There would be no randomization to prove protection by parachutes [
      • Potts M.
      • Prata N.
      • Walsh J.
      • Grossman A.
      Parachute approach to evidence based medicine.
      ]. But we still need better definitions and consensus, when the parachute approach is to be preferred over randomization. The possibility to collect, analyze and compare extensive amounts of data should allow assessment of safety, efficacy and life quality as valid evidence without randomized trials being necessary - at least in some situations (Table 2).
      Table 2Tasks for the future.
      Regular review of control mechanisms in the use of experiments in medicine.
      Review of statements in social media.
      Definition of situations in which randomized controlled trials are necessary or not necessary to demonstrate the effect of a new medical intervention.
      Definition of the role of artificial intelligence in experimentation and medicine.
      Besides the gold standard of randomized trials to prove new medical interventions, societies are increasingly developing further mechanisms to assess the degree of benefit of a new drug or technology to counter profit-driven interests of the pharmaceutical or medical technology industry.

      Experimentation and emotional attitude of physicians and patients

      Emotional attitude is not directly addressed in the different oaths, although emotions, such as empathy, compassion or sympathy – the definitions of which overlap and which are entangled - are crucial behaviors towards a patient in certain situations. Interpretation of the motives underlying the doctor´s emphatic behavior is secondary in this context. What counts is to provide help for patients in their distress. But empathic feeling is of a spotlight nature. The patient should know that there is a trustworthy engagement over a longer period, beyond the instantaneous reaction.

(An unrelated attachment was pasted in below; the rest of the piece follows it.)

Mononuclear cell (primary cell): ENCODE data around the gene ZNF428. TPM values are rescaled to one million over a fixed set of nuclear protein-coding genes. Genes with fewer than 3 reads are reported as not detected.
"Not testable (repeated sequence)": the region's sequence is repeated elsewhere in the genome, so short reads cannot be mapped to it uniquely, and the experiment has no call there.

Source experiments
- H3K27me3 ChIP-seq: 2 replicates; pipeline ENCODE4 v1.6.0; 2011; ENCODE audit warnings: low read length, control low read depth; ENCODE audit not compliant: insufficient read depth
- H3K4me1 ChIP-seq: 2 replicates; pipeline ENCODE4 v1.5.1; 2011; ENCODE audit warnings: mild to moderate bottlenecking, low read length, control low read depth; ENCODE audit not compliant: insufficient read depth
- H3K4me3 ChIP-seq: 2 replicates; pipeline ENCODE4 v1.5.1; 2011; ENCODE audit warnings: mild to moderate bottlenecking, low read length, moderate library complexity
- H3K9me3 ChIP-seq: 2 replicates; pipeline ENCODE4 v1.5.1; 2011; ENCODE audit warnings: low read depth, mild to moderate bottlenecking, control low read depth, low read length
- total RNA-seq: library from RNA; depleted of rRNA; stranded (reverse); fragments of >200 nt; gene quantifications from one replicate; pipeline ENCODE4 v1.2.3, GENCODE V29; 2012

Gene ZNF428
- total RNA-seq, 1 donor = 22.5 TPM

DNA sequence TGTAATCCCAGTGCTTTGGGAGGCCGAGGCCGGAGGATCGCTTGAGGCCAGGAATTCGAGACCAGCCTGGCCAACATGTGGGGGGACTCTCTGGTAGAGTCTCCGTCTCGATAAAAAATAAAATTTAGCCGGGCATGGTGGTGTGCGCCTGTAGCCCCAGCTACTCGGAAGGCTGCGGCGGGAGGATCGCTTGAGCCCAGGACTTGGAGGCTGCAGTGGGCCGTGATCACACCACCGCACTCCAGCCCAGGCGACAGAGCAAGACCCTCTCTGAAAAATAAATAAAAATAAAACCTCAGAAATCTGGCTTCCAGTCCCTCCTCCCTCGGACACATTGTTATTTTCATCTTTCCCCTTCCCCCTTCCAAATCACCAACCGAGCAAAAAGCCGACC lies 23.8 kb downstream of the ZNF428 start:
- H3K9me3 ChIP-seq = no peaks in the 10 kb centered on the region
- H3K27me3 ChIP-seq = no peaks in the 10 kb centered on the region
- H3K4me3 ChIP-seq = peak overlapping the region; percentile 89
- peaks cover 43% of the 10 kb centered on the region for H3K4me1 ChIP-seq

Unfortunately, a responsible, fact-based process is being contaminated by some of the untrustworthy emotional statements made on social media, some of which are gaining enormous popularity.
      As nature, the physician, who in the end is part of nature, may be emotionally detached towards the patient when performing experiments, in a persistent desire to understand, to find a form of “truth”, to detect the unknown. This can be interwoven with other motives, such as the longing for public attention and recognition. In this process, empathy should not be disregarded - acting as a brake to dehumanization. However, we must not assume that sentiments can replace unperturbed objectiveness necessary to protect human dignity and health.

      Acknowledgment

      The author thanks Alan Hofmann for his generosity and his advice, Heinz Schott for discussion, Dieter Lütjohann for help in formatting the manuscript, and the referees for their suggestions.